12/06/2001 1:00AM

They dance, prance, curtsy, and sidestep. They are 'Cheval.'


Las Vegas is a great place for horseplayers. Its race books have had full-card simulcasting of all tracks from coast to coast longer than anywhere else has, and the amenities can't be matched by any track in the country: free parking, free admission, free or reduced-priced Daily Racing Forms, not to mention free drinks. It's a horseplayers' paradise.

However, for true horse lovers, there is one problem: The closest we get to the animals we admire is a television screen.

About the only place you can see horses performing live during the year is the "Tournament of Kings" show at the Excalibur. The show costs $44.66 and includes a chicken dinner that you eat with your hands. It's a fun time, but geared primarily toward kids. Besides, the kings are the headliners, as they joust on horseback. The horses are just the vehicle the kings parade in on.

At this time of year, the National Finals Rodeo takes place at the Thomas & Mack Center. It began Thursday and runs through Dec. 16. Here horses are elevated to a co-starring role. The most attention is given to the competing cowboys and the bulls, but horses take center stage in the barrel racing, bareback riding, and saddle broncs competitions, and play supporting roles in the calf roping and other events. Tickets are $31, though many of the events were sold out as of Thursday morning. It's a great place to get to see horses perform live.

But none of that compares to how the horse is celebrated at the newest show on the Las Vegas Strip, "Cheval." The show runs through Jan. 6 under the big top on Harmon Avenue between the Bellagio and the Monte Carlo (the website is chevaltheatre.com).

"Cheval," the French word for horse, is made by the people that bring us Cirque du Soleil, so it has an elegant, whimsical charm, and it all centers around a love of horses. There are 32 horses representing 17 different breeds that perform in an intimate ring surrounded by only 2,000 seats. It's an up close and personal venue as performers (of the human variety) also go up into the stands.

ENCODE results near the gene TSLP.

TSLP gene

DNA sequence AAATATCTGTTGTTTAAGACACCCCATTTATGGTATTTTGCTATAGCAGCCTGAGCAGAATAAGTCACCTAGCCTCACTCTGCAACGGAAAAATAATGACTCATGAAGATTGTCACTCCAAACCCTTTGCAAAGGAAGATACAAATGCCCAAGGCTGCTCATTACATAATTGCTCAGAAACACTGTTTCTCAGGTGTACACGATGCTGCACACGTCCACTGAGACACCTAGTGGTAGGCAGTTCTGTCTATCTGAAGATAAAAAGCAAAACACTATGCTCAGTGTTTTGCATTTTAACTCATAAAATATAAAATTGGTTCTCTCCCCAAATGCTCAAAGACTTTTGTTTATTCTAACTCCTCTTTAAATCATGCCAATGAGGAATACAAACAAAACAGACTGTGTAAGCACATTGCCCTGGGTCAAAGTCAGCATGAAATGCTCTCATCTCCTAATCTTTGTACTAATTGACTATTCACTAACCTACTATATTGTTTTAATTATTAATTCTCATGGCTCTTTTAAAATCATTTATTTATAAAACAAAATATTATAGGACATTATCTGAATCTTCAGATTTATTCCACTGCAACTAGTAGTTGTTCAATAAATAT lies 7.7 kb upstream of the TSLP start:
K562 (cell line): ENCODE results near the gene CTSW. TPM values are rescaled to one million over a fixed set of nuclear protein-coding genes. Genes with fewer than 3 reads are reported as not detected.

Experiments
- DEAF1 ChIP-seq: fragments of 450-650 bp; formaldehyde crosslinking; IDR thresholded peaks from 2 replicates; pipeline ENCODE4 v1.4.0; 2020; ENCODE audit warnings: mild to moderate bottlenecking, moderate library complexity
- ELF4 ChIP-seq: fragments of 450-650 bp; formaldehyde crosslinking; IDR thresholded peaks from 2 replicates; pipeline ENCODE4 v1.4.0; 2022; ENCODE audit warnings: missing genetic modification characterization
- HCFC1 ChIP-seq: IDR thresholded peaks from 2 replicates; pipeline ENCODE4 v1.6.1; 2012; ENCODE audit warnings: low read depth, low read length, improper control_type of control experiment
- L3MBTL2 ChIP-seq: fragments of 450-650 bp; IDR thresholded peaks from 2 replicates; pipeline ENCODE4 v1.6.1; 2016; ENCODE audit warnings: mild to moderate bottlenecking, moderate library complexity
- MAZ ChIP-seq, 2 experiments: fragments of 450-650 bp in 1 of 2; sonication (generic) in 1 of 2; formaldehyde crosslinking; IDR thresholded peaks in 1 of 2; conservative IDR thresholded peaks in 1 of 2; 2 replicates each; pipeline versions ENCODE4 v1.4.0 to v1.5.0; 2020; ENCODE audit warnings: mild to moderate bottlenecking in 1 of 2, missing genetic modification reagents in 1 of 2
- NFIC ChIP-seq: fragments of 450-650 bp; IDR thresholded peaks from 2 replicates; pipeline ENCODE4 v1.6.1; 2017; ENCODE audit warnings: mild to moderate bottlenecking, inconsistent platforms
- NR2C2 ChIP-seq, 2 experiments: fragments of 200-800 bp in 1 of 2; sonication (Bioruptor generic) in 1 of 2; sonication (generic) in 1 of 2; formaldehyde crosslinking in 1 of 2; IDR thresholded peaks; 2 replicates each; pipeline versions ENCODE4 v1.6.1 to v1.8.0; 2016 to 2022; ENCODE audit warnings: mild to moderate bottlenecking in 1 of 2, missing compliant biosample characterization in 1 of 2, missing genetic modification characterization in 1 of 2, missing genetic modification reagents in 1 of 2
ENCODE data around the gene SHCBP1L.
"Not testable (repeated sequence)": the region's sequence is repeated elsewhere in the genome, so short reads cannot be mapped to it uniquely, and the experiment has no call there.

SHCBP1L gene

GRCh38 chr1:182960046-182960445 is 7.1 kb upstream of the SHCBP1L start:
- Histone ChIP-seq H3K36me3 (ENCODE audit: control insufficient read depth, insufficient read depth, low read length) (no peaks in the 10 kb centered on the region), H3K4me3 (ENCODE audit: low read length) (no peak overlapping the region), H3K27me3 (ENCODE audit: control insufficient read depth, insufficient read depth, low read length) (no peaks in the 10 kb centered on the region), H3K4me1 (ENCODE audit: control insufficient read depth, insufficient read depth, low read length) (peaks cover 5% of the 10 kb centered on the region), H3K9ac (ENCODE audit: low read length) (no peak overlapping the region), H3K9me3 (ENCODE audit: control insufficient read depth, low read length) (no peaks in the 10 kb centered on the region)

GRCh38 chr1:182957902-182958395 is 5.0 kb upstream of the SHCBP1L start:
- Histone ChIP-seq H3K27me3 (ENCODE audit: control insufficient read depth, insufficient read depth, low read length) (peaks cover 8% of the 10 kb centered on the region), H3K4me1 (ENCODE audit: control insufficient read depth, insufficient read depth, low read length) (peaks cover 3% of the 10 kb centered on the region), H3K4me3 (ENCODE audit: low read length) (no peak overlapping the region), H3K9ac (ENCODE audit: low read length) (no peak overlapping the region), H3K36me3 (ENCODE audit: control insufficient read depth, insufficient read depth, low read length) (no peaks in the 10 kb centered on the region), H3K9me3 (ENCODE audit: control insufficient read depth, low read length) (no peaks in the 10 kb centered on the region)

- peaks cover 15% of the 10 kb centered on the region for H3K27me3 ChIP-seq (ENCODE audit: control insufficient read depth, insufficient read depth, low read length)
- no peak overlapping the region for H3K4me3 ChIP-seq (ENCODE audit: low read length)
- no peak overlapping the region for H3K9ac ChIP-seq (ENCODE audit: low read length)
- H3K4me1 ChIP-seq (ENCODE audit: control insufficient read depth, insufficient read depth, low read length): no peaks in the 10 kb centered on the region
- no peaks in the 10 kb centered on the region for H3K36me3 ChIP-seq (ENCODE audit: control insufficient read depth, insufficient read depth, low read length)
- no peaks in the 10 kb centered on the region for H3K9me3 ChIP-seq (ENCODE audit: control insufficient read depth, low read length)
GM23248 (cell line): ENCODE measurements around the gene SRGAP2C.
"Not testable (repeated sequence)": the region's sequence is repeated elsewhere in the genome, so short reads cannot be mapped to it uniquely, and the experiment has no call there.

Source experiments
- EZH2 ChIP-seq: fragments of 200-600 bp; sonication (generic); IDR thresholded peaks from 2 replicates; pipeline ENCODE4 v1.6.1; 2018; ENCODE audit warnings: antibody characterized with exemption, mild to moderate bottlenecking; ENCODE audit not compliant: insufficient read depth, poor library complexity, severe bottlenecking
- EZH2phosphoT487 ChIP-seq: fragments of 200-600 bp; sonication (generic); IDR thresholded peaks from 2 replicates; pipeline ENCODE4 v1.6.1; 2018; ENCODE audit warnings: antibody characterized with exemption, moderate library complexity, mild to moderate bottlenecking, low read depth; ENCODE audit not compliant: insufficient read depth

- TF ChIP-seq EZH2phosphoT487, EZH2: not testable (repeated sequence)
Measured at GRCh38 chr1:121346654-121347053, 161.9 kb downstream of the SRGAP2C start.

Tickets are priced at $56 and $49 for adults, with discounts for children and seniors. Showtimes are 7 p.m. Tuesday through Saturdays, with 3 p.m. matinees on Saturdays and Sundays. Friday and Saturday shows at 9:30 p.m. will be added starting on Dec. 21.

To get to the arena, you walk through the stables and can see the horses up close and get to know their names. A sign warns: "Please don't touch the horses in order not to disturb their concentration." And that's understandable since the horses are getting ready to perform a variety of tricks. In addition to dressage and carousel demonstrations, horses do a sidestep, walk backward, tap dance, run in unison and do figure eights.

The human performers are just as impressive, as they work in concert with the horses to perform somersaults and other tricks on their backs and leap from horse to horse. In another vignette, two young boys perform similar tricks on a miniature pony.

There is even a love story, with horses curtseying at the end, and a comedy routine with a horse that does everything to frustrate a man trying to mount him, including rolling over with the man on his back.

All in all, it's an ode to horses, and to horse lovers.

* The Triple Q contest at the Santa Fe has been canceled and will be replaced with a new contest (or two) very soon.

* Next Thursday (Dec. 13) brings the last "King of the Hill" handicapping contest of the year at the Coast Resorts properties (The Orleans, Barbary Coast, Gold Coast, Suncoast). If no one wins the progressive prize, a separate contest will be held at a later date to award the money.

* Kelly Downey, who was at the Fiesta, will run the race and sports book at the soon-to-be-opened Green Valley Ranch (Dec. 18). Bert Cirincione, formerly Downey's assistant, now will manage the Fiesta race and sports book. Tony Miller is now the book manager at Santa Fe.